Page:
Liraglutide Compromises Pancreatic β Cell Function in a Humanized Mouse Model

Cell Metab. 2016 Mar 8;23(3):541-6. doi: 10.1016/j.cmet.2016.01.009. Epub 2016 Feb 11.


Incretin mimetics are frequently used in the treatment of type 2 diabetes because they potentiate β cell response to glucose. Clinical evidence showing short-term benefits of such therapeutics (e.g., liraglutide) is abundant; however, there have been several recent reports of unexpected complications in association with incretin mimetic therapy. Importantly, clinical evidence on the potential effects of such agents on the β cell and islet function during long-term, multiyear use remains lacking. We now show that prolonged daily liraglutide treatment of >200 days in humanized mice, transplanted with human pancreatic islets in the anterior chamber of the eye, is associated with compromised release of human insulin and deranged overall glucose homeostasis. These findings raise concern about the chronic potentiation of β cell function through incretin mimetic therapy in diabetes.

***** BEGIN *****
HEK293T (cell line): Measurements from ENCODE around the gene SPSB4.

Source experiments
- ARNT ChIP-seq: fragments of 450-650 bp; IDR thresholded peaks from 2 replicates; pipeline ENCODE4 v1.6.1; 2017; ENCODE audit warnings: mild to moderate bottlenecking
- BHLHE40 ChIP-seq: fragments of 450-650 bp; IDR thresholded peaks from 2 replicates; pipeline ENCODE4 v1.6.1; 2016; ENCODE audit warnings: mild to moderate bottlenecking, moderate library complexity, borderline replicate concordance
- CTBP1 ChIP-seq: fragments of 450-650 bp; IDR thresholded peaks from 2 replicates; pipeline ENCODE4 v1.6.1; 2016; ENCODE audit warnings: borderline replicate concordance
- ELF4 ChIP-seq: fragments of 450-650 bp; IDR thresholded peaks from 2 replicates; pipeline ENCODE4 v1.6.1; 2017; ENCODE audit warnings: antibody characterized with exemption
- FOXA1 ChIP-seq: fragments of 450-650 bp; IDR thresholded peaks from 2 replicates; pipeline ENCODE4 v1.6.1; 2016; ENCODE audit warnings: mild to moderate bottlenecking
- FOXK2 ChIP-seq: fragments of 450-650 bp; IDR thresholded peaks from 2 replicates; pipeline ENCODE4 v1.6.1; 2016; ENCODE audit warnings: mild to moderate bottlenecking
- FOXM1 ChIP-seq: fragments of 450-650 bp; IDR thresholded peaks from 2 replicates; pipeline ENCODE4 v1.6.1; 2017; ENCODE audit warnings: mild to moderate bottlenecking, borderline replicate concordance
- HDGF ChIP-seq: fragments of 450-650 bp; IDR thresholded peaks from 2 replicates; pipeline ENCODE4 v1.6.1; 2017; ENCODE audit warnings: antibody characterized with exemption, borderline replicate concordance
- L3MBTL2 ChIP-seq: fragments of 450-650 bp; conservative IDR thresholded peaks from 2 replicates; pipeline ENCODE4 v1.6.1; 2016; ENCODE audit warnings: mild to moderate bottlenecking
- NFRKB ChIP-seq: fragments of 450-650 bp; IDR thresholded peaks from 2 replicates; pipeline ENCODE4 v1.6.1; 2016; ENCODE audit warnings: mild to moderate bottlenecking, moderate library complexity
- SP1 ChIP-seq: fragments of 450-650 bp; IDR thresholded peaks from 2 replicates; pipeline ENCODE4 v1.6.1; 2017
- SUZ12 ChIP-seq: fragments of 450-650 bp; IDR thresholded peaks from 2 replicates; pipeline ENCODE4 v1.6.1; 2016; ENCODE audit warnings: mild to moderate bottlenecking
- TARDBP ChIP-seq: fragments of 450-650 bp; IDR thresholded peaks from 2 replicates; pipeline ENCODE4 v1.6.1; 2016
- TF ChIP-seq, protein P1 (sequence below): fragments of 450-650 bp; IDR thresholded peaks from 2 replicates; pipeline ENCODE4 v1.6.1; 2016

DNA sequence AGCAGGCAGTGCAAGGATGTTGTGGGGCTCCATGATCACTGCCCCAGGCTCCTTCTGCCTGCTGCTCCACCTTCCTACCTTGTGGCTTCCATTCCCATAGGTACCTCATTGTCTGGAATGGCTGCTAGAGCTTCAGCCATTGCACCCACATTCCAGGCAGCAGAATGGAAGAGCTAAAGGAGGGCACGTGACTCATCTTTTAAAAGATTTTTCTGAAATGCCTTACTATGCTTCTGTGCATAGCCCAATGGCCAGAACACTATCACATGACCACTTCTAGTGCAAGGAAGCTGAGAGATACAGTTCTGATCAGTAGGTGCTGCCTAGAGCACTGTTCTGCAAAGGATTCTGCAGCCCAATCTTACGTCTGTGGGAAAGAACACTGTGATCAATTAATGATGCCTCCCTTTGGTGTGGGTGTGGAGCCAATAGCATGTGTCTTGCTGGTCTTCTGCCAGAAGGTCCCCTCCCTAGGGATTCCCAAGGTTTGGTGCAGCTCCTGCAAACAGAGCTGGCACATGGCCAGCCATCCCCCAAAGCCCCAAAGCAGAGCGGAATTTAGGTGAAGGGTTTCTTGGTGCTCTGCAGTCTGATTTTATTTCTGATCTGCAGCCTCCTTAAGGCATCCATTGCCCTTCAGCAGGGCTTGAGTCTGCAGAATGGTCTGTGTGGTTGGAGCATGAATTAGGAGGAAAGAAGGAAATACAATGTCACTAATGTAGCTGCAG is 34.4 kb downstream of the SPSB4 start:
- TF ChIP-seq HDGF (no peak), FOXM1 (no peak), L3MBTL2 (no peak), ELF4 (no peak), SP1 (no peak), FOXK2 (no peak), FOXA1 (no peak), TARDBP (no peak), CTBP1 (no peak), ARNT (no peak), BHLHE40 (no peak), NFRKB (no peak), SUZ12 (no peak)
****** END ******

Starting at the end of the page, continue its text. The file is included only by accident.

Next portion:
Publication types

  • Research Support, N.I.H., Extramural
  • Research Support, Non-U.S. Gov't

MeSH terms

  • Animals
  • Blood Glucose
  • Diabetes Mellitus, Experimental / blood
  • Diabetes Mellitus, Experimental / drug therapy*
  • Drug Evaluation, Preclinical
  • Eye / pathology
  • Humans
  • Hypoglycemic Agents / pharmacology*
  • Insulin-Secreting Cells / drug effects
  • Insulin-Secreting Cells / physiology*
  • Islets of Langerhans Transplantation
  • Liraglutide / pharmacology*
  • Mice


  • Blood Glucose
  • Hypoglycemic Agents
  • Liraglutide